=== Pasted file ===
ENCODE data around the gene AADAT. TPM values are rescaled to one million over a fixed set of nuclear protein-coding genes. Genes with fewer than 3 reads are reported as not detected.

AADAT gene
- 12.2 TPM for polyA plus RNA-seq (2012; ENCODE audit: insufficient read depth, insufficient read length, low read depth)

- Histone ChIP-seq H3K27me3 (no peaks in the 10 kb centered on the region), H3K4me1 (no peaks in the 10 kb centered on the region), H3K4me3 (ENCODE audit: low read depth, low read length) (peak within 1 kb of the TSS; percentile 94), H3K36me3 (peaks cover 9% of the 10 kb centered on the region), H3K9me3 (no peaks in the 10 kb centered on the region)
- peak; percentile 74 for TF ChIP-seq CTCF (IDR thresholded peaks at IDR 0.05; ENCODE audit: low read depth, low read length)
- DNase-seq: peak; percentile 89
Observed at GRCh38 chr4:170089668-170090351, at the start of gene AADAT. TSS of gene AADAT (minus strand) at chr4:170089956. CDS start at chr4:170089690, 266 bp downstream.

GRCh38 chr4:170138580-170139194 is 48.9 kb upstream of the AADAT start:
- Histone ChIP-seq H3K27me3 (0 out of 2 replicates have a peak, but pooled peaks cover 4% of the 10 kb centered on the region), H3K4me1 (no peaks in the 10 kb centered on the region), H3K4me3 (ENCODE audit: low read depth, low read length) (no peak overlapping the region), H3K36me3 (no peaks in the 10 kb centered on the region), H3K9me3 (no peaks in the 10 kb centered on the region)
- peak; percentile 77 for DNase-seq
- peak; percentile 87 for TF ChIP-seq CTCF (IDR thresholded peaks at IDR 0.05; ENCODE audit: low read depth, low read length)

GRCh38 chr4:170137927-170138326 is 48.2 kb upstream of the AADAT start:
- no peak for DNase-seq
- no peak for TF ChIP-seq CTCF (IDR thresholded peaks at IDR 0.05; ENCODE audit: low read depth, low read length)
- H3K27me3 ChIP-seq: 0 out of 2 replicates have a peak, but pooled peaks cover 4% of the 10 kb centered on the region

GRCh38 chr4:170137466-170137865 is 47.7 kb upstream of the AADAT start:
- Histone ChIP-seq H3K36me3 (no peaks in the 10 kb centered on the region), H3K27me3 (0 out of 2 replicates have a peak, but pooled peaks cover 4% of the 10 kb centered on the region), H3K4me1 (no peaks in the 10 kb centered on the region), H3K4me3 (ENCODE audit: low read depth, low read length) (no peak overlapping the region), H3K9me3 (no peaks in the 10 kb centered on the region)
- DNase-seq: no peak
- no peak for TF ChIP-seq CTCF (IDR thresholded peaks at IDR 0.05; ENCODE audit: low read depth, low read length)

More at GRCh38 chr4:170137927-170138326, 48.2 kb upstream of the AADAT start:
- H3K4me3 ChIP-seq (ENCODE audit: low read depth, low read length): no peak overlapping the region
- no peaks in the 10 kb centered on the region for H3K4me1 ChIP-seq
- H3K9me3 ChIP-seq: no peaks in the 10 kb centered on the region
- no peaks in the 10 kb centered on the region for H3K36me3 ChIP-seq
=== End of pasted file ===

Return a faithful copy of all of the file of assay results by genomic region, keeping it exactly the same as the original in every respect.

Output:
ENCODE data around the gene AADAT. TPM values are rescaled to one million over a fixed set of nuclear protein-coding genes. Genes with fewer than 3 reads are reported as not detected.

AADAT gene
- 12.2 TPM for polyA plus RNA-seq (2012; ENCODE audit: insufficient read depth, insufficient read length, low read depth)

- Histone ChIP-seq H3K27me3 (no peaks in the 10 kb centered on the region), H3K4me1 (no peaks in the 10 kb centered on the region), H3K4me3 (ENCODE audit: low read depth, low read length) (peak within 1 kb of the TSS; percentile 94), H3K36me3 (peaks cover 9% of the 10 kb centered on the region), H3K9me3 (no peaks in the 10 kb centered on the region)
- peak; percentile 74 for TF ChIP-seq CTCF (IDR thresholded peaks at IDR 0.05; ENCODE audit: low read depth, low read length)
- DNase-seq: peak; percentile 89
Observed at GRCh38 chr4:170089668-170090351, at the start of gene AADAT. TSS of gene AADAT (minus strand) at chr4:170089956. CDS start at chr4:170089690, 266 bp downstream.

GRCh38 chr4:170138580-170139194 is 48.9 kb upstream of the AADAT start:
- Histone ChIP-seq H3K27me3 (0 out of 2 replicates have a peak, but pooled peaks cover 4% of the 10 kb centered on the region), H3K4me1 (no peaks in the 10 kb centered on the region), H3K4me3 (ENCODE audit: low read depth, low read length) (no peak overlapping the region), H3K36me3 (no peaks in the 10 kb centered on the region), H3K9me3 (no peaks in the 10 kb centered on the region)
- peak; percentile 77 for DNase-seq
- peak; percentile 87 for TF ChIP-seq CTCF (IDR thresholded peaks at IDR 0.05; ENCODE audit: low read depth, low read length)

GRCh38 chr4:170137927-170138326 is 48.2 kb upstream of the AADAT start:
- no peak for DNase-seq
- no peak for TF ChIP-seq CTCF (IDR thresholded peaks at IDR 0.05; ENCODE audit: low read depth, low read length)
- H3K27me3 ChIP-seq: 0 out of 2 replicates have a peak, but pooled peaks cover 4% of the 10 kb centered on the region

GRCh38 chr4:170137466-170137865 is 47.7 kb upstream of the AADAT start:
- Histone ChIP-seq H3K36me3 (no peaks in the 10 kb centered on the region), H3K27me3 (0 out of 2 replicates have a peak, but pooled peaks cover 4% of the 10 kb centered on the region), H3K4me1 (no peaks in the 10 kb centered on the region), H3K4me3 (ENCODE audit: low read depth, low read length) (no peak overlapping the region), H3K9me3 (no peaks in the 10 kb centered on the region)
- DNase-seq: no peak
- no peak for TF ChIP-seq CTCF (IDR thresholded peaks at IDR 0.05; ENCODE audit: low read depth, low read length)

More at GRCh38 chr4:170137927-170138326, 48.2 kb upstream of the AADAT start:
- H3K4me3 ChIP-seq (ENCODE audit: low read depth, low read length): no peak overlapping the region
- no peaks in the 10 kb centered on the region for H3K4me1 ChIP-seq
- H3K9me3 ChIP-seq: no peaks in the 10 kb centered on the region
- no peaks in the 10 kb centered on the region for H3K36me3 ChIP-seq